The more lymph nodes removed including the para aortic node will increase the likelihood of knowing weather or not the cancer has spread. It is not uncommon to remove 20 + nodes and removal of the omentum (the web like structure that keeps your organs all in place).  Years ago they use to take out just a few nodes and declare the cancer hadn’ t spread. Praying everything goes well! 

grace_of_god's picture
grace_of_god
Posts: 31
Joined: May 2018

It sounds like removing the nodes is extremely important and I'm going to have this discussion with my surgeon.  

 

derMaus's picture
derMaus
Posts: 561
Joined: Nov 2016

Let me second that. I have an agressive cancer - Grade 3 - which my surgeon knew going in. There was a slight possibility of a robotic surgery but after she got in there it was a TAH (as I'd expected). She took 37 lymph nodes and only one in the pelvic region showed cancer, tipping me into Stage III. HOWEVER, when my mets arose less than 6 months after surgery, they were in the lymph nodes right above the cutoff point for those that had already been taken out. I'm a fan of lymph node removal, myself, but then I haven't had any side effects either so it's easy for me to say that. 

Northwoodsgirl
Posts: 559
Joined: Oct 2009

derMaus, I worry about the women who are staged Stage/Grade 1 and they don’ t have many nodes removed for pathology and then a year later they experience mets to other parts of their bodies. Your Gyn/Onc was very smart to check your nodes extensively. I have lymphedema but it is manageable with compression hosiery. I will never complain about the number of lymph nodes my Gyn/Onc surgeon removed! I also worry about women that don’ t get their omentum removed as that is another area where cancer seeds itself. 

Lori

Armywife's picture
Armywife
Posts: 325
Joined: Feb 2018

My cancer was thought to be Stage I Grade I, and after surgery/pathology it was Stage IVB, Grade 2.  I only had two sentinel lymph nodes removed - one pelvic and one para-aortic.  Both were clear, as were my cervix and ovaries.  I had a "very unusual presentation" so who can know?  My scan was clear after chemo in October, but I'm going to ask for another scan soon.  It's really hard to look back and wonder what should have been done.

grace_of_god's picture
grace_of_god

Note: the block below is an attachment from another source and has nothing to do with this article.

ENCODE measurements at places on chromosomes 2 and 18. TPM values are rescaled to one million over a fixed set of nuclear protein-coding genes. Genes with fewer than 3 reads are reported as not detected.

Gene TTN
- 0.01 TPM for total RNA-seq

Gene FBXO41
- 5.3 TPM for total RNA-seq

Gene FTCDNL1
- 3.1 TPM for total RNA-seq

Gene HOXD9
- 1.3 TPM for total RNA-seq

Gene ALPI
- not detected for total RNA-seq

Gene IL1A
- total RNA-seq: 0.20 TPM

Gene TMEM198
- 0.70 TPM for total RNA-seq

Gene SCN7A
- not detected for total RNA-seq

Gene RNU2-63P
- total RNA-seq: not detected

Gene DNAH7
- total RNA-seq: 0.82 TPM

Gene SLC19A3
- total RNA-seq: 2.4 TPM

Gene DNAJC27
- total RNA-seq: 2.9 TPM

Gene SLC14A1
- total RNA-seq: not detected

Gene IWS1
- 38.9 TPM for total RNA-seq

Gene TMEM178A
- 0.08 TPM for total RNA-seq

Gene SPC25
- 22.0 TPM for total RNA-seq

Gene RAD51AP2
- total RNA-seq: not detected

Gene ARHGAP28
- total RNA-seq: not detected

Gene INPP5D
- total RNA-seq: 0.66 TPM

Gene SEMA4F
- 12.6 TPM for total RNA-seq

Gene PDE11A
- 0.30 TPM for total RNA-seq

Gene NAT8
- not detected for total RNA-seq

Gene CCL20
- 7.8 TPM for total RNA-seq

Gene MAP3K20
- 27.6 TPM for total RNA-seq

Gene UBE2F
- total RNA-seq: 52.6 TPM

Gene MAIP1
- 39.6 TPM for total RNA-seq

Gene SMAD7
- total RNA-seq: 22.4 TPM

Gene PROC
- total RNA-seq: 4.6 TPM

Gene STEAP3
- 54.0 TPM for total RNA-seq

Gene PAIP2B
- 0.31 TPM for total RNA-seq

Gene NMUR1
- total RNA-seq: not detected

Posts: 31
Joined: May 2018

Wow that must be an unpleasant shock to have your perceived grade/stage be more serious than first thought.  I'm realizing I need to be prepared that what I hear post sursery could be quite different than what I know now which is simply grade 2.  My best wishes to you for continued clear scans!

 

Kera
Posts: 3
Joined: May 2018

Hello! I am a 43 year old and I was recently diagnosed this week with the exact type of cancer. My doctor is hopeful that theyve caught this early and they will be able to get it all with surgery. I have the endemetrial adercarcinoma (msp.) and of course, they won’t know until they do my surgery where I am with this. I am trying to stay positive that I can beat this. My doctor was very hopeful, but I’ve read so many stories about of where the hysterectomy is performed and they find it is worse than they thought. So, it’s a tough place waiting and waiting. I should get my surgery closer to June 10th. I think. i will meet my oncologist on Thursday May 10. I hope I can come Back and read this thread and keep up with your story. I only use my phone to read and do this site. I don’t have internet at home but I do where I work.  Praising God that they truly believe they’ve caught it early but yet nervous, too. They are shocked by my age. Most women are way older. Very thankful for these boards and the chat room. Seems like many on here become family. When they lose one of their online survivors, they all mourn the loss. That is very uplifting and heartwarming to see. 

Take care  

Kera 

 

 

 

 

 

EZLiving66's picture
EZLiving66
Posts: 1363
Joined: Oct 2015

I'm so sorry you have to go through this, Kera, but please don't get ahead of yourself.  Many, many women come here looking for hope, answers, and camaraderie and we welcome them all.  But a LOT of them find out, especially if they're younger like you, that they have a low stage, low-grade cancer and it is removed with the hysterectomy.  Usually, they bid us adieu and they go on with their lives.  The ones that tend to stay here have high grade, late stage or a recurrence so it skews the numbers and makes it look like everyone has those - they don't!!  

Keep us posted on your progress!!

Love,

Eldri

PS. You're right, we do become a family of sorts and it hurts like hell to see someone fight so long and hard and then not make it. Cry

MugsBugs
Posts: 110